…the exhibition traverses epochs and continents, deftly showing the numerous ways in which LGBTQ+ lives and loves have been expressed across cultures and throughout history. But here in Oxford we do not have to look elsewhere to appreciate LGBTQ+ history and heritage. Our great city has been a hub of queer life and culture for centuries [… Reporter Naomi Herring’s] new app-based city trail produced to coincide with the Ashmolean’s No Offence exhibition, foregrounds just some of the stories which makes Oxford one of the world’s most extraordinary queer localities.
Here’s a description of one of the sites identified on Naomi Herring’s trail:
[…] Evelyn Waugh’s classic novel Brideshead Revisited (1945) was founded on his undergraduate life at Hertford College during the early 1920s, but the full depth and breadth of LGBTQ+ experiences in the city that [Oscar] Wilde called ‘the capital of romance’ is only now being appreciated.
The Ashmolean’s exhibit continues through 2 December but the LGBTQ+ trail will presumably survive beyond the exhibit’s closure. I was unable to locate a link to Naomi’s “app-based trail”.
Oxford graduate, journalist and novelist James Delingpole has reported in his Spectator column on his recent trip to Rome. He found the museums (especially at the Vatican) underwhelming and overtiring but the food sublime (especially a spaghetti carbonara sampled in Testaccio). On the basis of the trip, he asked himself:
Is [a trip to Rome] worth it? Only so you can knock it off the list of items on your bucket list and then tell all your friends how thoroughly overrated it is. St Peter’s Basilica especially. What a blowsy, kitsch monstrosity that is. Some of my best friends are Catholics — the soundest of the sound — and I’ve occasionally toyed with the idea of doing an Evelyn Waugh and joining them. But I didn’t come away thinking that the papacy is a very good recruitment advert.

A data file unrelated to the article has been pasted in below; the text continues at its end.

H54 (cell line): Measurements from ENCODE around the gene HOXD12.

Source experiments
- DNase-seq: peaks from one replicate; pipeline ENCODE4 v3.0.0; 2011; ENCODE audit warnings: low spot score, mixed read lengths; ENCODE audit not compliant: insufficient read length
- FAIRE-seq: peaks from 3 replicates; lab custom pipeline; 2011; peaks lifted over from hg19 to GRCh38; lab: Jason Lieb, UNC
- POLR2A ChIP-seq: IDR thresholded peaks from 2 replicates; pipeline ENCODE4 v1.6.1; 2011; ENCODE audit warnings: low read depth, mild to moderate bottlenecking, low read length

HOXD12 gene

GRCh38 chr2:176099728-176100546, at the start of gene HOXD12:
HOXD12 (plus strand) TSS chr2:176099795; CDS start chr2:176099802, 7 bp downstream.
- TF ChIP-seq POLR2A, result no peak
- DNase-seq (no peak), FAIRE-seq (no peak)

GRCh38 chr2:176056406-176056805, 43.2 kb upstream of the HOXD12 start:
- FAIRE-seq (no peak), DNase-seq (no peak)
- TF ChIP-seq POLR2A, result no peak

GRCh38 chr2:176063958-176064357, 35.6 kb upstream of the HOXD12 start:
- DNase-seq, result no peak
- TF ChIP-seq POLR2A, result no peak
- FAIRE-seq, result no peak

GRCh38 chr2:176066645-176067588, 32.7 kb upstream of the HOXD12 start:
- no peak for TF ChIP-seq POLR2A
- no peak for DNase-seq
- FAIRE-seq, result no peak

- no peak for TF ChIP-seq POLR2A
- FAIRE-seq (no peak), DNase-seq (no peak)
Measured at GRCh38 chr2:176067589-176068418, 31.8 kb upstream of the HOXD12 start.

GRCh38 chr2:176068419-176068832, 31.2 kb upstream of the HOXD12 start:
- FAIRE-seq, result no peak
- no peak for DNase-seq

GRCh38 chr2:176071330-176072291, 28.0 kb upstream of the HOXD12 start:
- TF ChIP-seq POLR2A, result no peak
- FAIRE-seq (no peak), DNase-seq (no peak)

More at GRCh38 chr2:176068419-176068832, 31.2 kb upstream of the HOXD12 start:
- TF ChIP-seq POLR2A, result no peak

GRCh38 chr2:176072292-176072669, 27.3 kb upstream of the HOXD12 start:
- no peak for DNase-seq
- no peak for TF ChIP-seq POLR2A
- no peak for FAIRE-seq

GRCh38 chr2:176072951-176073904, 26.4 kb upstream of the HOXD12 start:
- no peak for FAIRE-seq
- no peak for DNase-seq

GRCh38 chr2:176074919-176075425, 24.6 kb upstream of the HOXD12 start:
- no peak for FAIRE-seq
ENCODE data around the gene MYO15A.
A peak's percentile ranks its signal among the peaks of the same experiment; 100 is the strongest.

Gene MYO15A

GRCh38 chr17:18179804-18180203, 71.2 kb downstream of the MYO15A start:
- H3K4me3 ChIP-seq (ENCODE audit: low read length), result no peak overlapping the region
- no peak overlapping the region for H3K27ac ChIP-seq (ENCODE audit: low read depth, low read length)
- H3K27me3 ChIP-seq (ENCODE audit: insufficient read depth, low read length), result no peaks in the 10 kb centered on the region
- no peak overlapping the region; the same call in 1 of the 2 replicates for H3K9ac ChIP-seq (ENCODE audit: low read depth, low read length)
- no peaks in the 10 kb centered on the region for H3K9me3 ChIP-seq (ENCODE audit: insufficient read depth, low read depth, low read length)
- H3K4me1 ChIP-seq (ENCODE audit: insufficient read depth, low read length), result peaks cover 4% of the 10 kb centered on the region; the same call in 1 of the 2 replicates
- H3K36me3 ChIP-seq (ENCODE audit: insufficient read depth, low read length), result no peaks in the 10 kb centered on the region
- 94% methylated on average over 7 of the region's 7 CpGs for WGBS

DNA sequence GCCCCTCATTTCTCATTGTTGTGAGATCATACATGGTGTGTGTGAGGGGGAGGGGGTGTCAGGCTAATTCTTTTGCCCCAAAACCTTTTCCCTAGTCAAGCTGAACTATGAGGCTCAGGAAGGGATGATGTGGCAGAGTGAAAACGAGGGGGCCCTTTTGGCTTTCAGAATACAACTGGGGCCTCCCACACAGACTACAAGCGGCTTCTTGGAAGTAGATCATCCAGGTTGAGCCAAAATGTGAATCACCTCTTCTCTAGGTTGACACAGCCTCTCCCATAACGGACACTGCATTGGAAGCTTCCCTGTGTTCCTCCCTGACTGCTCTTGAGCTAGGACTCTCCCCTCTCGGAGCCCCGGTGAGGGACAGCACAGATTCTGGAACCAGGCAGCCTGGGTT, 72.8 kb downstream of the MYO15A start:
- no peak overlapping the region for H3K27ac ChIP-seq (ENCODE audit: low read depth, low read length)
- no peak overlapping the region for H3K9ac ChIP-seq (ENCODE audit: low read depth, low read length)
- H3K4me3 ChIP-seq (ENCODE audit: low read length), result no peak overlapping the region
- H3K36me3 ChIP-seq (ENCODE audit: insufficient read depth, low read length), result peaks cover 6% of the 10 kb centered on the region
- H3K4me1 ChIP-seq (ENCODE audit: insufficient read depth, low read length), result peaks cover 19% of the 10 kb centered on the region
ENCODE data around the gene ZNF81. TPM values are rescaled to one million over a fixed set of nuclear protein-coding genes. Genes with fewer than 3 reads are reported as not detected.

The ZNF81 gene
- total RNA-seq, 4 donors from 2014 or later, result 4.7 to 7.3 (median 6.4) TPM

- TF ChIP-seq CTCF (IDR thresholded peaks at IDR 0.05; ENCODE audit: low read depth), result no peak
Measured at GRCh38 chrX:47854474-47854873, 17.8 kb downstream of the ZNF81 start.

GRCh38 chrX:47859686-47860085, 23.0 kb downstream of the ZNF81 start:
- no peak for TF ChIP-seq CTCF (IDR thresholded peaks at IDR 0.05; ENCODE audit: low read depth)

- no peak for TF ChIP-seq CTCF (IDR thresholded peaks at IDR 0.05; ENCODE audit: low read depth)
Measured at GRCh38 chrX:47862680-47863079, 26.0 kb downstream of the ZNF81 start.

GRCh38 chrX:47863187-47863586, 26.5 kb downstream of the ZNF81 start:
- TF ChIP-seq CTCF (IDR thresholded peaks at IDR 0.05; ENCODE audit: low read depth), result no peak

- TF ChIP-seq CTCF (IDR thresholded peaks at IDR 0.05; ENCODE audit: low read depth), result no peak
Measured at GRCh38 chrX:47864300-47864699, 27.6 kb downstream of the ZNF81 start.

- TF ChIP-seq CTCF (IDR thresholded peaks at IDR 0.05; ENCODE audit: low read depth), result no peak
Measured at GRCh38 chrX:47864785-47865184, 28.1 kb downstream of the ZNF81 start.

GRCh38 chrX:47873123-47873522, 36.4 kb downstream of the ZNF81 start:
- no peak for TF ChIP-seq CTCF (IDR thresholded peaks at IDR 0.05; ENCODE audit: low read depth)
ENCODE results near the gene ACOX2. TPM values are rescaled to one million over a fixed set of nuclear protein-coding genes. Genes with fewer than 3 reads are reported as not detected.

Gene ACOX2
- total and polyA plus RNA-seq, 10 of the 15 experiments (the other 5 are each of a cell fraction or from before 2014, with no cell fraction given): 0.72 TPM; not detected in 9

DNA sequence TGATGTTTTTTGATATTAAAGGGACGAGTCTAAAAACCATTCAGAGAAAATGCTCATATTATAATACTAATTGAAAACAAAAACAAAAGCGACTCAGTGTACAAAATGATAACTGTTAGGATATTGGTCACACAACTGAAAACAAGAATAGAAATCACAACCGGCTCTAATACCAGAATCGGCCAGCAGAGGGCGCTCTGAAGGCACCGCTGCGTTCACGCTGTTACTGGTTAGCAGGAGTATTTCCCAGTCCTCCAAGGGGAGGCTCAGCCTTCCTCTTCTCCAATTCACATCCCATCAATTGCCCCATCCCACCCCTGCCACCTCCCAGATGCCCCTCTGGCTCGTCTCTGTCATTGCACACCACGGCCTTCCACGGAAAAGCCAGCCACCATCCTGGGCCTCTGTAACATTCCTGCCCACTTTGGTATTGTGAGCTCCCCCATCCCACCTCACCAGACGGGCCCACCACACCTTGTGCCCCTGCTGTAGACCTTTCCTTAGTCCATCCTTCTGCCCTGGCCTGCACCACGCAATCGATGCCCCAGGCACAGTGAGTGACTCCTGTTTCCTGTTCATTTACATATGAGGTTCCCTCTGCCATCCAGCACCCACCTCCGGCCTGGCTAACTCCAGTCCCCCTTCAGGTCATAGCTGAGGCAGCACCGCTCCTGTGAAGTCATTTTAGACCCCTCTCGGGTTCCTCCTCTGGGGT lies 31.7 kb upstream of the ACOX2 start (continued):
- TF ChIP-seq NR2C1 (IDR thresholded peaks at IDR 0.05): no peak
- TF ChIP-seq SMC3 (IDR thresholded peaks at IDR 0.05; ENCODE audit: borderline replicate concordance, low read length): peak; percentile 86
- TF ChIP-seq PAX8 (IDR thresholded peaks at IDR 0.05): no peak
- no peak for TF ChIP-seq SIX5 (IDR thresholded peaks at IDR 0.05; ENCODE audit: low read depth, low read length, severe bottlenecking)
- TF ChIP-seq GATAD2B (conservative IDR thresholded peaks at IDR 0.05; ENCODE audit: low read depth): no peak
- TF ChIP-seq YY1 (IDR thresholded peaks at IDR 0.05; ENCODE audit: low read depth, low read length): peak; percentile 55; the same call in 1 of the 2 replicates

In his Thinly Disguised Autobiography (2003) Delingpole may have inadvertently contributed some sites on the Oxford Mail’s LGBTQ+ trail. The early Oxford chapters of the book are replete with allusions to Brideshead Revisited such as this:
..Rufus proposes a visit to George’s Wine Bar so that we can get very,very drunk. We order our usual Brandy Alexanders–creme de cacao, brandy and fresh cream. It’s what Anthony Blanche drinks with Charles Ryder…so it’s what we must drink too. (p. 17)
That is apparently the same “George bar” where Charles watched Anthony down four of the drinks (called “Alexandra cocktails” in Waugh’s novel, May 1945 edition, p. 43). The antihero of Delingpole’s novel, however, is at pains to disavow any homosexuality on his part despite constant ragging by his chums, so any associations of the novel with the trail might better be avoided.
Perhaps now that Delingpole is back home, he can finish the third volume of his “Coward in WWII” series entitled Coward in the Woods. It has been listed on Amazon since 2012 and has been duly assigned ISBNs, but its appearance is still mysteriously delayed.